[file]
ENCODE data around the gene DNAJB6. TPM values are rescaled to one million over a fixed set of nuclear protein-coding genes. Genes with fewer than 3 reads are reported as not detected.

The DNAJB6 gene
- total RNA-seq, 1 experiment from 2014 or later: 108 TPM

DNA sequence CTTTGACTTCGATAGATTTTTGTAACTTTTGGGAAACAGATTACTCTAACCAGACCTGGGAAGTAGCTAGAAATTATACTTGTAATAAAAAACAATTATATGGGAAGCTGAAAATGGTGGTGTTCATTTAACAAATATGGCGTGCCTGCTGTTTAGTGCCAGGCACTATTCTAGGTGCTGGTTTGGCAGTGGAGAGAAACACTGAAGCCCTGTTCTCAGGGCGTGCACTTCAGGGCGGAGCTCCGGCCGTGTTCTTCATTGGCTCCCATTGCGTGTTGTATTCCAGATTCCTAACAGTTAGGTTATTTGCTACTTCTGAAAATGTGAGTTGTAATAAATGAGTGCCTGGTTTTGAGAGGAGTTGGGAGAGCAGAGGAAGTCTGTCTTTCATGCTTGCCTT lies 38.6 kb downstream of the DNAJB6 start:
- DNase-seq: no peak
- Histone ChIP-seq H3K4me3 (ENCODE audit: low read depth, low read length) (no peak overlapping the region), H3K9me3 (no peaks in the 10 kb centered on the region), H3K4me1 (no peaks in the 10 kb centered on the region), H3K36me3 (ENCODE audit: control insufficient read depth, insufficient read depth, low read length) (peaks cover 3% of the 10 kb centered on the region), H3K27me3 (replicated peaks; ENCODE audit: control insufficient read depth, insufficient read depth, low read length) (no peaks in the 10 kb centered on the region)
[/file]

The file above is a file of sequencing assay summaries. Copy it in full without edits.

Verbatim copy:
ENCODE data around the gene DNAJB6. TPM values are rescaled to one million over a fixed set of nuclear protein-coding genes. Genes with fewer than 3 reads are reported as not detected.

The DNAJB6 gene
- total RNA-seq, 1 experiment from 2014 or later: 108 TPM

DNA sequence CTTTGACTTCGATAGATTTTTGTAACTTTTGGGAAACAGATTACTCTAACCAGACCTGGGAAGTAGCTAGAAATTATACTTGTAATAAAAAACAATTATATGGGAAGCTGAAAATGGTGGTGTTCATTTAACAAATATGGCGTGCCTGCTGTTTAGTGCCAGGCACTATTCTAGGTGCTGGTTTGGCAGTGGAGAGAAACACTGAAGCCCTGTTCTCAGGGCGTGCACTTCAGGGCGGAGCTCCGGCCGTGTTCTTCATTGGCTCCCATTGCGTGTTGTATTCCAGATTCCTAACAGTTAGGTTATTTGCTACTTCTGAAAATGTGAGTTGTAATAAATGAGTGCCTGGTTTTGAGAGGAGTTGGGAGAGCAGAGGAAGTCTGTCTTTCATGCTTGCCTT lies 38.6 kb downstream of the DNAJB6 start:
- DNase-seq: no peak
- Histone ChIP-seq H3K4me3 (ENCODE audit: low read depth, low read length) (no peak overlapping the region), H3K9me3 (no peaks in the 10 kb centered on the region), H3K4me1 (no peaks in the 10 kb centered on the region), H3K36me3 (ENCODE audit: control insufficient read depth, insufficient read depth, low read length) (peaks cover 3% of the 10 kb centered on the region), H3K27me3 (replicated peaks; ENCODE audit: control insufficient read depth, insufficient read depth, low read length) (no peaks in the 10 kb centered on the region)